William Tucker said the essential quality of sculpture was ‘visibility’. By this he meant not simply that a work could be seen, but that it should actively seek to ‘meet, attract and hold our sight’.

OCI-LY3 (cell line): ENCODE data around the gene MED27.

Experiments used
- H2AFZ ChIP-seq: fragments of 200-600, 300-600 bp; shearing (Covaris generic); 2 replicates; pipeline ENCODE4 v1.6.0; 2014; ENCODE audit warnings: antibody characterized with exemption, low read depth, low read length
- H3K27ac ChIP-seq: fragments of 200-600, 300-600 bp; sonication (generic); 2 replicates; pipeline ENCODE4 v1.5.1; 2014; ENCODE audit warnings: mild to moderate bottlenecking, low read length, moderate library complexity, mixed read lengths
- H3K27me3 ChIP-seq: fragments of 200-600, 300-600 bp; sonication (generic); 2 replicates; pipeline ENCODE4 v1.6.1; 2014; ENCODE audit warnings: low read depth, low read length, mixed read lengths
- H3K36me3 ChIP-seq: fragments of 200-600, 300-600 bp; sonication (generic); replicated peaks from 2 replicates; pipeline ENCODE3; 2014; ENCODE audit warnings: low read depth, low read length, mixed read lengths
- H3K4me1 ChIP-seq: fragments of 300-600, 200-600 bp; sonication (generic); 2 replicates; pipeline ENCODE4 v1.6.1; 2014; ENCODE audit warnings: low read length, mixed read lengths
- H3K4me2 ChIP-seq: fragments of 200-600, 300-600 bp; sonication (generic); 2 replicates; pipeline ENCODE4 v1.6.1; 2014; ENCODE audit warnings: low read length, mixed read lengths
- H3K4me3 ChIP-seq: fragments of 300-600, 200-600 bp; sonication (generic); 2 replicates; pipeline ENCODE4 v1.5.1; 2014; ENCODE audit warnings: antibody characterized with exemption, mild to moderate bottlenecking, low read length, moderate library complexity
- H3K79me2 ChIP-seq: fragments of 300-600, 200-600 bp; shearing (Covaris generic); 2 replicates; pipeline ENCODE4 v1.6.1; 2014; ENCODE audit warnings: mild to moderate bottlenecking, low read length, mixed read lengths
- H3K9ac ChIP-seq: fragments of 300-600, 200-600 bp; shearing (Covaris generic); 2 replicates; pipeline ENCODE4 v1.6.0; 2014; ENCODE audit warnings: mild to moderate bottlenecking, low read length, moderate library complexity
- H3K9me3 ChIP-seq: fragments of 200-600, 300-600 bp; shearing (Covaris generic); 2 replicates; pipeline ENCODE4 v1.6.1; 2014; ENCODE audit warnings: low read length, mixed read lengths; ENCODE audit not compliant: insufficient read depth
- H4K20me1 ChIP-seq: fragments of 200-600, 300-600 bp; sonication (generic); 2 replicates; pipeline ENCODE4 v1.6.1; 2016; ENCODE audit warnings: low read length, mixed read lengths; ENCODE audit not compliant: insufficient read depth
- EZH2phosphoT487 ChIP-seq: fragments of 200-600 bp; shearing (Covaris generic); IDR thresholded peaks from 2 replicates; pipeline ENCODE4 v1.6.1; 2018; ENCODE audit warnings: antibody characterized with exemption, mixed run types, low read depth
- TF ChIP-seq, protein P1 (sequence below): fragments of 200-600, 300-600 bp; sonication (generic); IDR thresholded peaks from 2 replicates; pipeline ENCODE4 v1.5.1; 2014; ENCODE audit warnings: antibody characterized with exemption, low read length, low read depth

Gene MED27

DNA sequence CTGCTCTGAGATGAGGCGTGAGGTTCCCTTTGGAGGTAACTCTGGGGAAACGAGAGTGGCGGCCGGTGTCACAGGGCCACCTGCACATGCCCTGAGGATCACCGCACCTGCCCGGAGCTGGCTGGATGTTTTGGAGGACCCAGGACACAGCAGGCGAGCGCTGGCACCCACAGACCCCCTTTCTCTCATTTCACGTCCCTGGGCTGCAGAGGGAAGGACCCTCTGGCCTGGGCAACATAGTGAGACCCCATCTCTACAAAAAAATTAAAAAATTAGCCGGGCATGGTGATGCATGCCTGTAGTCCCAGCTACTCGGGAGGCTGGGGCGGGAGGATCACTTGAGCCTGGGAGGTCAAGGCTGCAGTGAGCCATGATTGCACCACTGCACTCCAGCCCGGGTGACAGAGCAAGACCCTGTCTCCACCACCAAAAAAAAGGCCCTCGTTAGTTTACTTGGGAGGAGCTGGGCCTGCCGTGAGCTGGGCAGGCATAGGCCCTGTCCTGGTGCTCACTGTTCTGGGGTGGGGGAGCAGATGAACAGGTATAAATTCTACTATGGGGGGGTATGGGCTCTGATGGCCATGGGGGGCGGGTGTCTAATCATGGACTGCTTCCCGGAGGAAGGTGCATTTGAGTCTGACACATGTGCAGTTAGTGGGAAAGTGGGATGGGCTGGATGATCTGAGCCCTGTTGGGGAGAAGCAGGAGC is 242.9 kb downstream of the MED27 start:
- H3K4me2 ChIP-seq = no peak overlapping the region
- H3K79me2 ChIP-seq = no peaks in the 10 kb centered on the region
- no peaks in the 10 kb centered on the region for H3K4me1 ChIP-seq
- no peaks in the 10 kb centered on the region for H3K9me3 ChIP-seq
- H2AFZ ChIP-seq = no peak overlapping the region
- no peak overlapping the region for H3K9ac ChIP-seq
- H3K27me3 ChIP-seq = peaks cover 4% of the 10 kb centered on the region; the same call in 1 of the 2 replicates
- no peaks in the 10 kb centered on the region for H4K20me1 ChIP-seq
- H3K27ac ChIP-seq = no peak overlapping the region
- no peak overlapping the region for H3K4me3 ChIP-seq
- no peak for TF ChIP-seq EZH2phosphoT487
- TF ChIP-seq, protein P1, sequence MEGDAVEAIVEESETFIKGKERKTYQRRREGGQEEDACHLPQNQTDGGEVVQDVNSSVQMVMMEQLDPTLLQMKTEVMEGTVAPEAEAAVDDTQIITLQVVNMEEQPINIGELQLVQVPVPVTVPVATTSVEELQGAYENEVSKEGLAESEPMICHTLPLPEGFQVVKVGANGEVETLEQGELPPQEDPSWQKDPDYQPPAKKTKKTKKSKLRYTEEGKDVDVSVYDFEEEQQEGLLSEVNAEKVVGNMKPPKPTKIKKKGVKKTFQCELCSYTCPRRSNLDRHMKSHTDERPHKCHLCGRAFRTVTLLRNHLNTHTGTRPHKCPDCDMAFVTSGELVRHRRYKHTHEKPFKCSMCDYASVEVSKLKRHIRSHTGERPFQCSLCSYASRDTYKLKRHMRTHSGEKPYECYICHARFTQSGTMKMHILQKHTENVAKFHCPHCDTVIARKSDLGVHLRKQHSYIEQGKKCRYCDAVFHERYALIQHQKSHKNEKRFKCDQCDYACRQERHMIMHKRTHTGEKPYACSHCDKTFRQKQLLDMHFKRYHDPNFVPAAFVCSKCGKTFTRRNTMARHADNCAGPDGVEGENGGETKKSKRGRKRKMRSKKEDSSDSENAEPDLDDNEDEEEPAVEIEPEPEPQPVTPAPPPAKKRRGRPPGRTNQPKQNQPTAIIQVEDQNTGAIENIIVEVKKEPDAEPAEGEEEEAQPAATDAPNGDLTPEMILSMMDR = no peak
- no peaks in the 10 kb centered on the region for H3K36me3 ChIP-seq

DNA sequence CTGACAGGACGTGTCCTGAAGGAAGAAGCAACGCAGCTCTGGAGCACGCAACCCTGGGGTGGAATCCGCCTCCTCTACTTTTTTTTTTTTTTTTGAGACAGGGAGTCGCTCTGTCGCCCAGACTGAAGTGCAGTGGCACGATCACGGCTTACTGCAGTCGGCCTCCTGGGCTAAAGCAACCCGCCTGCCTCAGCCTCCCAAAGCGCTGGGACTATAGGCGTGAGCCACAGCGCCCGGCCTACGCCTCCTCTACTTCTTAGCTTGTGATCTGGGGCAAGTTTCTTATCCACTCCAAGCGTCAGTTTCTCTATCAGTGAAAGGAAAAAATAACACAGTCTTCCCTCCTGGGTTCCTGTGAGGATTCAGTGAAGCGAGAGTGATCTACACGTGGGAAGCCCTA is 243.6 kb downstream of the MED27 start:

In order to achieve this, Tucker made works that combined apparent simplicity with a complexity that was only gradually revealed. In the 1970s, his works were described as ‘impossible objects’, since they were extremely difficult to hold accurately in the memory despite their simplicity. Viewers were made aware of their own perceptual efforts to understand the form and structure of works such as this.